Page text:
Colorado Residents Lose Control Of Their ‘Smart’ Thermostats, Swelter In 88 Degree Heat
from the I'm-sorry-I-can't-do-that,-Dave dept
During a heat wave last summer, some Texans were shocked to wake up and find that their local energy company had turned up their thermostats in the night to save energy. Houston locals weren’t exactly thrilled to wake up sweating in the night to the sound of dehydrated, crying infants.
As it turns out, consumers has participated in a “sweepstakes” that covertly enrolled them in a program named “Smart Savers Texas” operated by a company called EnergyHub. The fine print for that program effectively turned control of these folks’ smart thermostat to the utility company.
Of course, you wouldn’t need to trick users into giving up control of their thermostats using sweepstakes and mouseprint if the grid was capable of handling fluctuations. And the grid would be able to handle fluctuations if Texas utility regulators hadn’t spent the better part of the last decade fecklessly collapsing in the face of energy sector lobbying pressure time after time.
Last week, the same thing happened again in Colorado. 22,000 Denver residents suddenly found themselves locked out of their own smart thermostats during a heat wave and sweltering in 88 degree temperatures:
“I mean, it was 90 out, and it was right during the peak period,” Talarico said. “It was hot.”
That’s when he saw a message on the thermostat stating the temperature was locked due to an “energy emergency.”
“Normally, when we see a message like that, we’re able to override it,” Talarico said. “In this case, we weren’t. So, our thermostat was locked in at 78 or 79.”
On social media, dozens of Xcel customers complained of similar experiences — some reporting home temperatures as high as 88 degrees.
In this case, customers were enrolled in the Colorado AC Rewards program, which gives them a $100 credit for enrolling and $25 off their bill annually. But it also locks them out of their own thermostat during moments of grid crisis. And while enrolling in the program is voluntarily, it’s pretty clear from news reports that consumer didn’t really know what they were signing up for:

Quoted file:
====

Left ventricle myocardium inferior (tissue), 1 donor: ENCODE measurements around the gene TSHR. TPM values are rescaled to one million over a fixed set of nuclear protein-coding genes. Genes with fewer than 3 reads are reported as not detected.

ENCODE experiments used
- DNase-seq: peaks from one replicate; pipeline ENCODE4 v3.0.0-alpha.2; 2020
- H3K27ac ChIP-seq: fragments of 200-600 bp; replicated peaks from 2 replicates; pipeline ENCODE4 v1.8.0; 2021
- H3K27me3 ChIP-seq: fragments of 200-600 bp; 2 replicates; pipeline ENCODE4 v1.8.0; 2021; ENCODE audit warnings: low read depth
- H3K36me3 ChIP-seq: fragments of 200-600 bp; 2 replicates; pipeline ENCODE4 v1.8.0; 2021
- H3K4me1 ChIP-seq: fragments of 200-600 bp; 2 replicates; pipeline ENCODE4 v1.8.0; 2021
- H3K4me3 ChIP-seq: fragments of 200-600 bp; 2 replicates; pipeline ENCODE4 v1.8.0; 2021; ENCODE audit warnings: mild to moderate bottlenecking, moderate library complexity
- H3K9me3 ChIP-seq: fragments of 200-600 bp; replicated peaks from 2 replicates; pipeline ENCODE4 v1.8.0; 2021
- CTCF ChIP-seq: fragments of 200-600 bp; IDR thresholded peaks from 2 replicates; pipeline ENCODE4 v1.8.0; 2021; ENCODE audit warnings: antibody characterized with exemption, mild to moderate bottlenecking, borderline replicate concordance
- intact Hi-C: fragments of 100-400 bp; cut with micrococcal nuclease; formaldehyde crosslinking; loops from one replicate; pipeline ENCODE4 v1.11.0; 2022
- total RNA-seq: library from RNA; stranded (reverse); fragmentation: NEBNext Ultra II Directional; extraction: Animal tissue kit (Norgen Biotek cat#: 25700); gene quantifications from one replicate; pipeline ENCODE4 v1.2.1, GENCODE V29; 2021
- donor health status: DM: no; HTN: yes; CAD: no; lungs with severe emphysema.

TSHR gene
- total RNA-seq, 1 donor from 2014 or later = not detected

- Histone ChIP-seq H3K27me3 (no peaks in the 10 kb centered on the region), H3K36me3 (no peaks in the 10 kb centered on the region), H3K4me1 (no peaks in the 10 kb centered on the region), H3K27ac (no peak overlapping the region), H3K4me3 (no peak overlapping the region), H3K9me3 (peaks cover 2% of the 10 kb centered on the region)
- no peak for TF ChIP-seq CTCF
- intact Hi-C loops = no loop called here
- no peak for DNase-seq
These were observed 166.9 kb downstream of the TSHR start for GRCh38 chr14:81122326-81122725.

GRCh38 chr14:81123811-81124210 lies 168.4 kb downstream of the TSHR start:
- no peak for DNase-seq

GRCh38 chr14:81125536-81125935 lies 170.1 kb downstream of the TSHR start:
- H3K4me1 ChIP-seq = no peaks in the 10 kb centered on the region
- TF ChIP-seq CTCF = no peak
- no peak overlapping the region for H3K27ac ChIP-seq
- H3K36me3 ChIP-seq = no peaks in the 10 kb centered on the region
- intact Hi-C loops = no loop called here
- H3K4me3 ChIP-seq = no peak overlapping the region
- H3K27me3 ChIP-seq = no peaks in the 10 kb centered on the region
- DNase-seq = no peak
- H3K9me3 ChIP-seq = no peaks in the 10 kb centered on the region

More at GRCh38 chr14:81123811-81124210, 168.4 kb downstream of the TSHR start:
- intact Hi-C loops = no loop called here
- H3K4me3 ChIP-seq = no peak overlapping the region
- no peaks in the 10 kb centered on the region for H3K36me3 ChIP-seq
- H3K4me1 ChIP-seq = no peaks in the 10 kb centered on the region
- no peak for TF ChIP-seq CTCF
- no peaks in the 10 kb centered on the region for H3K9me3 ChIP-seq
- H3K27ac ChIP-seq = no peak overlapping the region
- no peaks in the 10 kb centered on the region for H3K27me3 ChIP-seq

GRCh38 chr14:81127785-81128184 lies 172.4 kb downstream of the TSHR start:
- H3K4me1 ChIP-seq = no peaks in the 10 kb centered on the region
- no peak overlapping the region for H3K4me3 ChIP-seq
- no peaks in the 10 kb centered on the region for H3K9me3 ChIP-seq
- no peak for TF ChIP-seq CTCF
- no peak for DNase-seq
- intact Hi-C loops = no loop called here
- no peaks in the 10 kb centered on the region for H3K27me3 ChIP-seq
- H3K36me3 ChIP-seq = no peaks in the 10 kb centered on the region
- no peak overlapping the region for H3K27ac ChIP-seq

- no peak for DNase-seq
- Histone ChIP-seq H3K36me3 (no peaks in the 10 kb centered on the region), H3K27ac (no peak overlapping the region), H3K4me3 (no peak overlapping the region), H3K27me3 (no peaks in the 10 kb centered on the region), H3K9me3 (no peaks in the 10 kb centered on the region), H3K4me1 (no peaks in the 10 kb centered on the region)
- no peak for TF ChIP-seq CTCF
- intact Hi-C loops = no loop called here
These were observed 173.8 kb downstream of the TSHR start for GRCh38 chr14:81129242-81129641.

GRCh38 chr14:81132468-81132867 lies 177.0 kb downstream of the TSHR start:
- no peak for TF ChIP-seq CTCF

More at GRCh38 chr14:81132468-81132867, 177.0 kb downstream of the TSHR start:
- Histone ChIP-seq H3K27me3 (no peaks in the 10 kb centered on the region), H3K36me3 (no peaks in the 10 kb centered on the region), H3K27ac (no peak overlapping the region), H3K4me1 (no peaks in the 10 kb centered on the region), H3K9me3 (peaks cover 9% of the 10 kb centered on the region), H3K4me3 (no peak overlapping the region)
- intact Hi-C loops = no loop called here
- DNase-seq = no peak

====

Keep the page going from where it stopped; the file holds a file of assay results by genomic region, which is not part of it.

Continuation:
Talarico said he had no idea that he could be locked out of the thermostat. While he has solar panels and a smart thermostat to save energy, he says he did not sign up to have this much control taken away.
“To me, an emergency means there is, you know, life, limb, or, you know, some other danger out there — some, you know, massive wildfires,” Talarico said. “Even if it’s a once-in-a-blue-moon situation, it just doesn’t sit right with us to not be able to control our own thermostat in our house.”
If you somehow hadn’t noticed by now, climate change isn’t going to be pleasant. It’s going to be a continual parade of very dangerous life and death (or limb) situations. And it’s going to be getting exponentially worse, especially in central and Southern states (check out this recent map of the expected spike in consecutive 100 degree days if you haven’t yet).
It’s also going to require folks to make a significant number of concessions they won’t like if we want to, you know, survive. And mandatory systems like these may be part of that, since science, empathy, reason, sacrifice, and collaboration clearly aren’t modern Americans’ strong suits.
At the same time, it’s understandable that people want to control something they own. And a lot of these companies aren’t really making these programs completely clear to consumers, even if consumers may not have the greatest track record when it comes to actually paying attention to what they sign up for.
These are also the same utilities (and in many instances governments) that prioritized profits over infrastructure hardening and climate change mitigation measures for fifty fucking years, and would be more than happy to place the entire onus for adaptation on the backs of consumers and gimmicks, instead of developing more innovative, renewable, adaptive, and resilient energy solutions.